Marvin A. Sweeney

As Christians, we often read this as another instance of the messianic promise. We observe Jesus in the story even if the story was specifically about the impending arrival of Ahaz’s son Hezekiah. The larger story is one of humanity trusting God enough to participate in our own salvation. Ahaz had the opportunity and squandered it. When given another, he rebuffs God under the guise of piety. The Holy One recognizes the ploy.

Of course, the polished halo act does not fool YHWH, Isaiah, or the reader. Ahaz does not want to ask for a sign, even the most impossible heavenly or hellish one, because he is convinced that YHWH indeed would grant it. If it were granted, then Ahaz would have to change his plan. Ahaz could not even tolerate the thought, so he used piety as a cover-up for a lack of faith. Faith, remember, is not so much a belief as it is a trust, the willingness to lean on YHWH.
Gary W. Light

Asking for a sign is a movement of faith. It’s a reaching toward God for confirmation and companionship. When we ask a sign, we invite guidance and direction from the Holy One, and we commit ourselves to act. It appears that was the challenge for Ahaz, who refused to ask for a sign, not because it was an affront to God, not out of piety, and not because he did not believe God would provide a sign.

Ahaz was sure that God would fulfill their promise. There’s no expressed doubt in God’s ability or willingness to provide the sign, no matter how high or low the request may have been. Ahaz knows that God would do it, and that was his ultimate fear. Because once the Holy One supplied the sign, the only legitimate response would be for Ahaz to act according to God’s will. Many of us refuse to ask for clarity and direction from God because we already know what will be required of us.

We so often know what to do, what is needed, and what is beneficial. We don’t ask a sign because we fear becoming the sign. We’re afraid of the cost of discipleship. We’re afraid of standing or speaking alone. We’re terrified that we will have to reconsider our world view. We dread the loss of relationships, position, and privilege that comes when we follow Jesus wherever they lead. We recoil from the unknown consequences of being bold carriers of the gospel. We appreciate what Jesus did, but we don’t want to emulate his journey.

No matter. It turns out that we don’t have to ask in order to receive. The Holy One will provide a sign without our permission or participation. The signs are there if we allow ourselves to recognize them. Fear does not prevail when we place our faith and trust in Emmanuel.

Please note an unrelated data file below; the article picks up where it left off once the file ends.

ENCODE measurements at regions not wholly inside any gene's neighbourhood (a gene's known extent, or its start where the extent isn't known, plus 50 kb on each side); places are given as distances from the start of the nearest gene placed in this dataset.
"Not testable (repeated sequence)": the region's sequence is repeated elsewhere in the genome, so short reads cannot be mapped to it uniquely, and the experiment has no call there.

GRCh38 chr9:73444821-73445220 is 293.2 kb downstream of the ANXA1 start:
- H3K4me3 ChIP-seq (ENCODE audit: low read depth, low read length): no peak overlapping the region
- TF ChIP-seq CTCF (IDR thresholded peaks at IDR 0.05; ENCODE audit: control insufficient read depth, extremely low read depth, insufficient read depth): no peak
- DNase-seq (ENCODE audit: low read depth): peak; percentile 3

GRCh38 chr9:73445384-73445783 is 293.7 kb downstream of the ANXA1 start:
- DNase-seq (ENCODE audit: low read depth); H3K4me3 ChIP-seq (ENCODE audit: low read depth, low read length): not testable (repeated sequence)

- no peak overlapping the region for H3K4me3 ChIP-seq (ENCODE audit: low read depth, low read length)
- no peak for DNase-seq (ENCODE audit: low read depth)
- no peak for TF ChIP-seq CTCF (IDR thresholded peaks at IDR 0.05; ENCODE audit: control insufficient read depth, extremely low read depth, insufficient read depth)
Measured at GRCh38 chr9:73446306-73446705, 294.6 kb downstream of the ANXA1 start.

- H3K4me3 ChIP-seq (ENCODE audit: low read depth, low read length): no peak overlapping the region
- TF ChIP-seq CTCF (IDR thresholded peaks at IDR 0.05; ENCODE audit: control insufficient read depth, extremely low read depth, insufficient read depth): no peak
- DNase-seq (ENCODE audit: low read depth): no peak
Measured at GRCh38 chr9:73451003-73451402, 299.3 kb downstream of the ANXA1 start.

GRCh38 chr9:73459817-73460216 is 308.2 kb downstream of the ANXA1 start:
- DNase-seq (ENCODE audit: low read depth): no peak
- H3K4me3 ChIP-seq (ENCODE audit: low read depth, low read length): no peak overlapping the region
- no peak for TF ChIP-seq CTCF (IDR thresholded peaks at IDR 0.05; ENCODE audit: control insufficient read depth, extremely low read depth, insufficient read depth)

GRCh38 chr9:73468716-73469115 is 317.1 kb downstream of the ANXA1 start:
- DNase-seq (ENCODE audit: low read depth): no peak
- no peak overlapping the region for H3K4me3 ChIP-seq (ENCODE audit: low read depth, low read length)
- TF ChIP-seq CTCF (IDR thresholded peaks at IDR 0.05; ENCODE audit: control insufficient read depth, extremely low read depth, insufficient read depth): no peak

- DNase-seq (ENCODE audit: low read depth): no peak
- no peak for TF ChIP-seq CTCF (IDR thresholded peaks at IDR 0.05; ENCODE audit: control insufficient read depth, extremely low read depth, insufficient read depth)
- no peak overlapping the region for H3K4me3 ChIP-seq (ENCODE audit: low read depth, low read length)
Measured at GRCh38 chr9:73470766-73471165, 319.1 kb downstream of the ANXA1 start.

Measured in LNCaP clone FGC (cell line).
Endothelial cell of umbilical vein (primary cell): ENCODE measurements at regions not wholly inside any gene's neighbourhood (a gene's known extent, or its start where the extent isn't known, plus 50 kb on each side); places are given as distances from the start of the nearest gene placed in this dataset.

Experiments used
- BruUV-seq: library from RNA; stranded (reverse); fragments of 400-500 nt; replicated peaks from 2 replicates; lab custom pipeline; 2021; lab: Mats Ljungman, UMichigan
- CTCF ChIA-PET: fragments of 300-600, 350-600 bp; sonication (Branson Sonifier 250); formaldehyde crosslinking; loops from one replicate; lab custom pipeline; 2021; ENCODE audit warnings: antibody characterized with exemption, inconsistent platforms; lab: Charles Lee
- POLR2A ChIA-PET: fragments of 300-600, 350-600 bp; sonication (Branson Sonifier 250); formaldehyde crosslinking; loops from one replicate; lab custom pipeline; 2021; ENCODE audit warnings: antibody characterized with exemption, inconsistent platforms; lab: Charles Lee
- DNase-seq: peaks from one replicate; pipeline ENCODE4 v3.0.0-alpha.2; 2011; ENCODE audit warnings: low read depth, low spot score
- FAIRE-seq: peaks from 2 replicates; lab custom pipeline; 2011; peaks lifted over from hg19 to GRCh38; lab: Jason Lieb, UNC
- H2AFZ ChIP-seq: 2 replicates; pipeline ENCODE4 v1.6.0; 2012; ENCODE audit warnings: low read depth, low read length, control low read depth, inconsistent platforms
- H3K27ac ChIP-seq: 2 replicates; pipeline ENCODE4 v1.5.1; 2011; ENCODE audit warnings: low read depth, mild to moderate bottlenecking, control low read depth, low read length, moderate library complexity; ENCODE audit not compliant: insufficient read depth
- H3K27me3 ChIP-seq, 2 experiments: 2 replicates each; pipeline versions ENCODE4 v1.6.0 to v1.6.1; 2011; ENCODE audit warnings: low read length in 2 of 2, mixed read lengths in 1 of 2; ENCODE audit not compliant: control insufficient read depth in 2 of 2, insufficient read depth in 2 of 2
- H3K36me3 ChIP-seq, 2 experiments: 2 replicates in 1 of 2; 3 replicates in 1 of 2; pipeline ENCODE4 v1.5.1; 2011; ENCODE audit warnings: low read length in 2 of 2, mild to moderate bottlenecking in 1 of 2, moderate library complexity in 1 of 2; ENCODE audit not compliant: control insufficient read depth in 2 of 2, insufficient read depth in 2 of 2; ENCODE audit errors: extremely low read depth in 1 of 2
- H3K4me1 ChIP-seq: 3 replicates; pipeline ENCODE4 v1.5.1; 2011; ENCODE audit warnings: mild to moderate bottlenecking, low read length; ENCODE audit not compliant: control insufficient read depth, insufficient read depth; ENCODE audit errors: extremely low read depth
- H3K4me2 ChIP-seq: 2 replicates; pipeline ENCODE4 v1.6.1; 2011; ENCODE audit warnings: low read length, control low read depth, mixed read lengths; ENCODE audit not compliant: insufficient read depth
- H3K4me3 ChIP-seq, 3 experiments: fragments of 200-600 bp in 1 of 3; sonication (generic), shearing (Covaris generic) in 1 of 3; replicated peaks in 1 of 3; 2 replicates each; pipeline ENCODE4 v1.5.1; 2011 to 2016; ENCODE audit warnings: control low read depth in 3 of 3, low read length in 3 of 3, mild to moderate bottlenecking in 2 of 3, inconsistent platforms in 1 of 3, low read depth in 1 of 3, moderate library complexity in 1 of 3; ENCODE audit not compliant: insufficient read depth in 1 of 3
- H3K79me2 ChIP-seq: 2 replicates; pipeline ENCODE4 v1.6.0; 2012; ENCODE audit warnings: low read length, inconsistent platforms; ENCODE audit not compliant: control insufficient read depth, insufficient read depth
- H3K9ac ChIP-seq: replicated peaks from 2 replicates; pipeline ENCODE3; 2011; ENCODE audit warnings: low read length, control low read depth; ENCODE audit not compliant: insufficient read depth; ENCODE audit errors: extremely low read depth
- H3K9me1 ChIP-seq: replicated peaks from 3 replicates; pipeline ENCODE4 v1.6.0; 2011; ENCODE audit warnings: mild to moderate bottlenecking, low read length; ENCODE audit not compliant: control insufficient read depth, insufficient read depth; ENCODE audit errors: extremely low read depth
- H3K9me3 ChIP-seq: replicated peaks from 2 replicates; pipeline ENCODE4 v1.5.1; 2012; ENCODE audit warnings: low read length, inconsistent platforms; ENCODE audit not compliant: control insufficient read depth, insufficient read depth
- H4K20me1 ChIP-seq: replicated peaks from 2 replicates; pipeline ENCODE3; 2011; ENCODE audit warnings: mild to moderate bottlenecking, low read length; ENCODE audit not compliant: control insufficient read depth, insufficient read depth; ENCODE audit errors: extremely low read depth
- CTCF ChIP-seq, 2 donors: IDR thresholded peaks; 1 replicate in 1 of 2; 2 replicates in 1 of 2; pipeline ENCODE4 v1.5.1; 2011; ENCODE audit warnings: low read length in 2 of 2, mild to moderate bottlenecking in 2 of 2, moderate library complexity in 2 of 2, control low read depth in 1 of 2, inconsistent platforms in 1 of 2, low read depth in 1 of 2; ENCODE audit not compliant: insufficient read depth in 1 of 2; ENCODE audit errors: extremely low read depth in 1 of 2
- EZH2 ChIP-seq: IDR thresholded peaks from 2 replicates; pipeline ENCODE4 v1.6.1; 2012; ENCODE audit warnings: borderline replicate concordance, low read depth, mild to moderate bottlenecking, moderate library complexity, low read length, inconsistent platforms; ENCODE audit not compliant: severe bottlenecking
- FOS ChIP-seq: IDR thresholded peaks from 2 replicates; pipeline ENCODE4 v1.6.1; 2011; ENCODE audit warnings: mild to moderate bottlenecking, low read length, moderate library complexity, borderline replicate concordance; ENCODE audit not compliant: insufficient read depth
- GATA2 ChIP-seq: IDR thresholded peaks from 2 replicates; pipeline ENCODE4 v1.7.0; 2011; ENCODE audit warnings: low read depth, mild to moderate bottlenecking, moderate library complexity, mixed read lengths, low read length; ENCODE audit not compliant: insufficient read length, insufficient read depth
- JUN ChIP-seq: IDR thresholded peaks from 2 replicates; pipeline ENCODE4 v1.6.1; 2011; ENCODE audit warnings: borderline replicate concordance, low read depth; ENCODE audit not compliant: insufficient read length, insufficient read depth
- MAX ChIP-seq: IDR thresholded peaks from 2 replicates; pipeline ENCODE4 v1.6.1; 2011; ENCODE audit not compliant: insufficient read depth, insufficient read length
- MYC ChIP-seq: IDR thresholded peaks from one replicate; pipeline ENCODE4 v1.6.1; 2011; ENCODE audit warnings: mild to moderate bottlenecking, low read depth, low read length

Ask a sign.

Reflection from Voices of People of African Descent
The 33rd General Synod adopted a Resolution to Recognize the United Nations International Decade for People of African Descent (2015-2024). As part of its implementation, Sermon and Weekly Seeds offers Reflection from Voices of People of African Descent related to the season or overall theme for additional consideration in sermon preparation and for individual and congregational study.
“I Can Trust” by Daniel Webster Davis
I can not see why trials come,
And sorrows follow thick and fast;
I can not fathom His designs,
Nor why my pleasures can not last,
Nor why my hopes so soon are dust,
But, I can trust.

When darkest clouds my sky o’er hang,
And sadness seems to fill the land,
I calmly trust His promise sweet,
And cling to his ne’er failing hand,
And, in life’s darkest hour, I’ll just
Look up and trust.

I know my life with Him is safe,
And all things still must work for good
To those who love and serve our God,
And lean on Him as children should,
Though hopes decay and turn to dust,
I still will trust.

For further reflection
“There are times when a storm is just a storm.” ― Erin Hunter
“The inability to get something out of your head is a signal that shouts, “Don’t forget to deal with this!” As long as you experience fear or pain with a memory or flashback, there is a lie attached that needs to be confronted. In each healing step, there is a truth to be gathered and a lie to discard.” ― Christina Enevoldsen
“I believe in signs….what we need to learn is always there before us, we just have to look around us with respect & attention to discover where God is leading us and which step we should take. When we are on the right path, we follow the signs, and if we occasionally stumble, the Divine comes to our aid, preventing us from making mistakes.” ― Paulo Coelho

Works Cited
Light, Gary W. Interpretation Bible Studies: Isaiah. Louisville: Westminster John Knox Press, 2001.Sweeney, Marvin A. “Isaiah 1-39.” Gale A. Yee, Ed. Fortress Commentary on the Bible: Two Volume Set. Minneapolis: Fortress Press, 2014.

Suggested Congregational Response to the Reflection
Invite the gathered community to ask a sign in prayer.

The Rev. Dr. Cheryl A. Lindsay, Minister for Worship and Theology (, also serves a local church pastor and worship scholar-practitioner with a particular interest in the proclamation of the word in gathered communities. You’re invited to share your reflections on this text in the comments on our Facebook page:

A Bible study version of this reflection is at Weekly Seeds.

Lectionary Texts
Isaiah 7:10-16 • Psalm 80:1-7, 17-19 • Romans 1:1-7 • Matthew 1:18-25

Find the full text here: